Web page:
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Dr Mark Thompson delivers opening plenary on Government IT at this year’s CFDG IT Conference


Mark ThompsonDr Mark Thompson, University Lecturer in Information Systems at Cambridge Judge Business School, was invited to deliver the opening plenary at the 2012 Charity Finance Directors’ Group (CFDG) IT Conference, which took place on 6 March.

The theme of this year’s conference was the importance of seeing Information and Communications Technology (ICT) as an enabler, rather than just a cost-centre. It also looked at how to reduce the risks that ICT brings to organisations, whilst focusing on the practical ways it can help to deliver services and engage with stakeholders.

In his talk ‘Post-Bureaucratic Government, Open Platforms and Innovation: Why Government IT Will Never Be the Same Again’, Dr Thompson explained how recent developments in open standards and supporting technologies are already having exciting, radically disruptive consequences for traditional ways of thinking about IT. As a result he maintains we will soon be designing organisations differently, procuring technology differently and expecting radically different behaviours from our suppliers.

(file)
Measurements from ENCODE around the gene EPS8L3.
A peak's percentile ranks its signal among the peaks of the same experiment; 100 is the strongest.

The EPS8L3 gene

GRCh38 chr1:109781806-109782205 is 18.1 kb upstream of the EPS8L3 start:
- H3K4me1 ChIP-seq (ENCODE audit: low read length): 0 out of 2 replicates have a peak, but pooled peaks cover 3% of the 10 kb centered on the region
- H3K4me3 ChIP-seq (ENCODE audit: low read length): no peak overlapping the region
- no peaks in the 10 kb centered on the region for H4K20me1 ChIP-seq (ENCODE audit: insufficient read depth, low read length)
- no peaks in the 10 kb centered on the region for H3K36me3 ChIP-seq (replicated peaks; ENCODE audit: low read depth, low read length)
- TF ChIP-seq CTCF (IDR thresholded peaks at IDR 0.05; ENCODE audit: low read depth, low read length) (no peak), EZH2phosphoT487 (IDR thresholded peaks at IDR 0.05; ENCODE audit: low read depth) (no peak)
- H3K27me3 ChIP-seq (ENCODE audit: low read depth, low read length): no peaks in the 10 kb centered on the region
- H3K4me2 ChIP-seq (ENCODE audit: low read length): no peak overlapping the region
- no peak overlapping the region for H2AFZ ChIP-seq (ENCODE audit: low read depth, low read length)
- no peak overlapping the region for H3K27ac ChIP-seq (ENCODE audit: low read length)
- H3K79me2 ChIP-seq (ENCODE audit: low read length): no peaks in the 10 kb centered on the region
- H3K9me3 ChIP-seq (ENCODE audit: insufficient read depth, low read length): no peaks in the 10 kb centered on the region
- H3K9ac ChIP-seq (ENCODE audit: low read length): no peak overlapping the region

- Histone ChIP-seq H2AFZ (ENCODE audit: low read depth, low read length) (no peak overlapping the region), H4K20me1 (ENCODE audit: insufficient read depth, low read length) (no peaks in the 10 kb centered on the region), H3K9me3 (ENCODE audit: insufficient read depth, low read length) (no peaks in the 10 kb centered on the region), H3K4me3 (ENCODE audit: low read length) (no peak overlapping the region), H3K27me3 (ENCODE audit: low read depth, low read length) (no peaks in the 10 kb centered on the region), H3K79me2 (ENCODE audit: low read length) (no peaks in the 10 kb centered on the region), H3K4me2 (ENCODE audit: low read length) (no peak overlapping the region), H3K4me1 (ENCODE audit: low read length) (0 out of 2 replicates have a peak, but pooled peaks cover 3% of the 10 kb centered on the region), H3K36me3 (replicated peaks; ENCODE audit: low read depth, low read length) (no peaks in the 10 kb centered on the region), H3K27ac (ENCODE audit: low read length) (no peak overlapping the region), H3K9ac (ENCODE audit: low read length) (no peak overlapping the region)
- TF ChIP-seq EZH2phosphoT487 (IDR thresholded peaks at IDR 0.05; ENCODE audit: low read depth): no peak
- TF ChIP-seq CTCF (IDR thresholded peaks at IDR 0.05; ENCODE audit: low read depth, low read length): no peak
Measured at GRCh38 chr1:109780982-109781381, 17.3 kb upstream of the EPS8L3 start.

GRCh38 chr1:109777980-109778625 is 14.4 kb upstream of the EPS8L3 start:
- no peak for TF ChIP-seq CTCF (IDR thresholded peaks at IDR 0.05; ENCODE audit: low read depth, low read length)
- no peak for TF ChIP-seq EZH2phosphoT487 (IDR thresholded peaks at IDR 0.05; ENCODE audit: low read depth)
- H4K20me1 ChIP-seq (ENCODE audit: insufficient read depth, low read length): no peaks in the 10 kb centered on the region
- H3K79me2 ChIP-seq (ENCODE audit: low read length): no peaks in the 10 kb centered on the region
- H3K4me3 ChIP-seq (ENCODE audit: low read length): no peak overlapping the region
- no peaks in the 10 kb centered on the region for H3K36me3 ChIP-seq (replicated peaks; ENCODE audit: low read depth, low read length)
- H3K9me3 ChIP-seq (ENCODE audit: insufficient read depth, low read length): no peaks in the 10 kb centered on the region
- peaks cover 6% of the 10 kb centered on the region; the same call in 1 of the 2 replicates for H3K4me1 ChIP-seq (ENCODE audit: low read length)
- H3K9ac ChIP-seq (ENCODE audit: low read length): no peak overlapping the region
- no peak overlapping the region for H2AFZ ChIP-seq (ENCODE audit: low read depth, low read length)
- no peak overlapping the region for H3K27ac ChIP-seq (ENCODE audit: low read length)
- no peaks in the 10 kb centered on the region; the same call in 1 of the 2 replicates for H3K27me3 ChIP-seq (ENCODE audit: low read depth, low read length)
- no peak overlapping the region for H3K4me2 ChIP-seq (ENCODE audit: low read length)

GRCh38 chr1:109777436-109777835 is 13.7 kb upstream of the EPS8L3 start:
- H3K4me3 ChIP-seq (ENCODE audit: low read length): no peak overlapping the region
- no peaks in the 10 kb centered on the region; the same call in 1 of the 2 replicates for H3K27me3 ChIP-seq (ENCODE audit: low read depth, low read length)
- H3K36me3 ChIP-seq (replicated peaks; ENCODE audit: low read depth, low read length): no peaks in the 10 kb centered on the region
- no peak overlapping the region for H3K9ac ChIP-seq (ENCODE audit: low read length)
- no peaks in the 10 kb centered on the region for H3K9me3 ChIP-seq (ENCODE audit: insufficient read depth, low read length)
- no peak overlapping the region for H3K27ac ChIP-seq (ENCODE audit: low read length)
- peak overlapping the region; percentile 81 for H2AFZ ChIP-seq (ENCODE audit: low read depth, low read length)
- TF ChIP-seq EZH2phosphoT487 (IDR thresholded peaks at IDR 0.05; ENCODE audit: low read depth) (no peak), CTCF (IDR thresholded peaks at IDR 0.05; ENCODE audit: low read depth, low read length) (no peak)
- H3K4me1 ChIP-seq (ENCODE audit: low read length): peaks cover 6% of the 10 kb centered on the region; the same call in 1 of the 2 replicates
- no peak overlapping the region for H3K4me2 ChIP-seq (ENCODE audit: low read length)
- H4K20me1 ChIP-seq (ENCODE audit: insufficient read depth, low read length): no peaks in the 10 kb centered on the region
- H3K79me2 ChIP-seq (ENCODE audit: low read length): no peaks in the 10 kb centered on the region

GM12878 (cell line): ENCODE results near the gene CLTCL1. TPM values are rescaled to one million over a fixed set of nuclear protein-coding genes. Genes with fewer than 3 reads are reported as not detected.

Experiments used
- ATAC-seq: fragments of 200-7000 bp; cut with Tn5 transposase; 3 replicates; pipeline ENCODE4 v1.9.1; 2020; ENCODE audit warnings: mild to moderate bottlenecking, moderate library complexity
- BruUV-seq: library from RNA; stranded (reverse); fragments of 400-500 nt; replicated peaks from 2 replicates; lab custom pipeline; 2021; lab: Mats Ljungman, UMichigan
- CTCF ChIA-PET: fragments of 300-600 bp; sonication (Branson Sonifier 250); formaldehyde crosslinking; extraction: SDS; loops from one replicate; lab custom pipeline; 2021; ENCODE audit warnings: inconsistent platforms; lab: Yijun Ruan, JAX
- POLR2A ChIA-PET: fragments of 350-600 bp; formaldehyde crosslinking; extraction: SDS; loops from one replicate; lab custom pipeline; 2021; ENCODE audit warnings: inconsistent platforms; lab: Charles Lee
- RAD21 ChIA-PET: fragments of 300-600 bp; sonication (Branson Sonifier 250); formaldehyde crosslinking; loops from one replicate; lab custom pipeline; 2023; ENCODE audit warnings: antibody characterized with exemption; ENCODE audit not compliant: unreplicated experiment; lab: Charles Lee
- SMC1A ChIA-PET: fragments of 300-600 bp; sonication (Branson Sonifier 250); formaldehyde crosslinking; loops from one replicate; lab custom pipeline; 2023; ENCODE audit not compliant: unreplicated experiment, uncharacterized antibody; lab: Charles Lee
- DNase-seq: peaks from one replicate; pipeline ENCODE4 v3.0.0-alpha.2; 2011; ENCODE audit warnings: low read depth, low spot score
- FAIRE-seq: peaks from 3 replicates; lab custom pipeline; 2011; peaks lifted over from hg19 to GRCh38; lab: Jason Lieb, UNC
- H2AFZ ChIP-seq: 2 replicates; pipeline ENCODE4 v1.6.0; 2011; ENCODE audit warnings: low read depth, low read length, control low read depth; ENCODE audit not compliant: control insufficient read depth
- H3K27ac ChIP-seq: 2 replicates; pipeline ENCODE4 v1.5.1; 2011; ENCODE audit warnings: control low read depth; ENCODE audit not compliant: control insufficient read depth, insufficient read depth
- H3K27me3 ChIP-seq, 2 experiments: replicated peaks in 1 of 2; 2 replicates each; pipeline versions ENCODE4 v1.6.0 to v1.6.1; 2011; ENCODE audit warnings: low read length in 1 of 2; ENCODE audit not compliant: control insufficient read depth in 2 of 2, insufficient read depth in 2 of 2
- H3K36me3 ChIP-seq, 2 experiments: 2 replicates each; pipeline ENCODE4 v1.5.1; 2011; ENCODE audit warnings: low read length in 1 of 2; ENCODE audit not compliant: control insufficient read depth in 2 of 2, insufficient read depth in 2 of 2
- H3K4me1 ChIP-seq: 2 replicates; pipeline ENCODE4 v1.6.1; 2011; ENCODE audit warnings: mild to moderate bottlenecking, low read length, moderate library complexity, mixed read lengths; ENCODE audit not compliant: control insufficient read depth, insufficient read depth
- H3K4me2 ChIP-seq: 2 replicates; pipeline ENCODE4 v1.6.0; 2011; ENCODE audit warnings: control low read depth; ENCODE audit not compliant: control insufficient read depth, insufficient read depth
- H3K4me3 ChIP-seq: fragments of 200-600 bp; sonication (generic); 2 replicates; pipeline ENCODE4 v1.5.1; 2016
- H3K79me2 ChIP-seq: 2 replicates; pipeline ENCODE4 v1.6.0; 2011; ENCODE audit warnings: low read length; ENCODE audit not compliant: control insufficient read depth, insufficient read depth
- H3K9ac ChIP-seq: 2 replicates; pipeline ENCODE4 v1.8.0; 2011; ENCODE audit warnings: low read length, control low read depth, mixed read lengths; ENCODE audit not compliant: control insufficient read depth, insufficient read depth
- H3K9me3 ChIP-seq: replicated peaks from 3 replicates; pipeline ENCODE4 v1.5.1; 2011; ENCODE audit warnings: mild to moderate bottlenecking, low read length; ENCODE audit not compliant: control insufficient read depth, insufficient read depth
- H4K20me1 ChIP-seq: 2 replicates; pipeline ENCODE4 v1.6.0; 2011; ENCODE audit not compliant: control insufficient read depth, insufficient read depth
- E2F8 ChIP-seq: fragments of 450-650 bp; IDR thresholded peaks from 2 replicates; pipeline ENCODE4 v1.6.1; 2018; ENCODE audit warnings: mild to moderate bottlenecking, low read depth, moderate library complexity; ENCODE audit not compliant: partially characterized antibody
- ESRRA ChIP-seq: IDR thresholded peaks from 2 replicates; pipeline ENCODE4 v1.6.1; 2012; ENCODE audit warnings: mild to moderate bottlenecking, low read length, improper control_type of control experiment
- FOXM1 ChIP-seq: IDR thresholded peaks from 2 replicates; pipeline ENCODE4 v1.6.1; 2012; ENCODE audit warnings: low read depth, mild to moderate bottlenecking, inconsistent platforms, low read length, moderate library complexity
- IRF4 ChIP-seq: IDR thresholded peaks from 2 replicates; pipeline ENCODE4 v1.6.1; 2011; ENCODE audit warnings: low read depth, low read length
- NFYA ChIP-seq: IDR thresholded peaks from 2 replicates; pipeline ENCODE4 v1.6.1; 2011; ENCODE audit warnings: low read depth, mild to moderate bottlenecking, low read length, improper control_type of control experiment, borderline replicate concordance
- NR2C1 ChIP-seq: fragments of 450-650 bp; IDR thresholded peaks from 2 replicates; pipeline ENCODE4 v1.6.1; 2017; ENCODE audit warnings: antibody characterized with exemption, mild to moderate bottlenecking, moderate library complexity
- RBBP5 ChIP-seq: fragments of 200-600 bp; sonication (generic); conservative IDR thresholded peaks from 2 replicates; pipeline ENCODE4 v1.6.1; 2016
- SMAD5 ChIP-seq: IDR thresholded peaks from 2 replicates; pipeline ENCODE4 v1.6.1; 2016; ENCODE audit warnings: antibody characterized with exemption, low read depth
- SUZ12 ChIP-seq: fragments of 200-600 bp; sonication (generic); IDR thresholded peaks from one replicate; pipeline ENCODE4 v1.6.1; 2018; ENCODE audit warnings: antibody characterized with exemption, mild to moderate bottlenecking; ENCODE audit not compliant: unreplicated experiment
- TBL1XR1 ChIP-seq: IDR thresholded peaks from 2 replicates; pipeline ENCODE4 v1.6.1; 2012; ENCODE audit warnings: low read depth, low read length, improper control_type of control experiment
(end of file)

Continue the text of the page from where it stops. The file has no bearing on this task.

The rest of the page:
Dr Thompson has been a key thinker in the development of an emerging climate within public sector IT based on open standards, and his ideas have been taken up by policymakers, including the Cabinet Office.

He commented:

Like many in the public sector, finance directors across the third sector are beginning to question some of the more traditional ways of doing things – especially across their corporate services. In particular, many are asking why they seem to be buying slightly different variations of the same thing from suppliers. Such concerns resonate well with my own work in asking similar questions of government IT and associated services. I was therefore delighted to be asked to do a keynote presentation that introduced some new ideas in this space, and urged finance directors in the third sector to come together to consider more convergent operating models that could result in significant savings for the future.”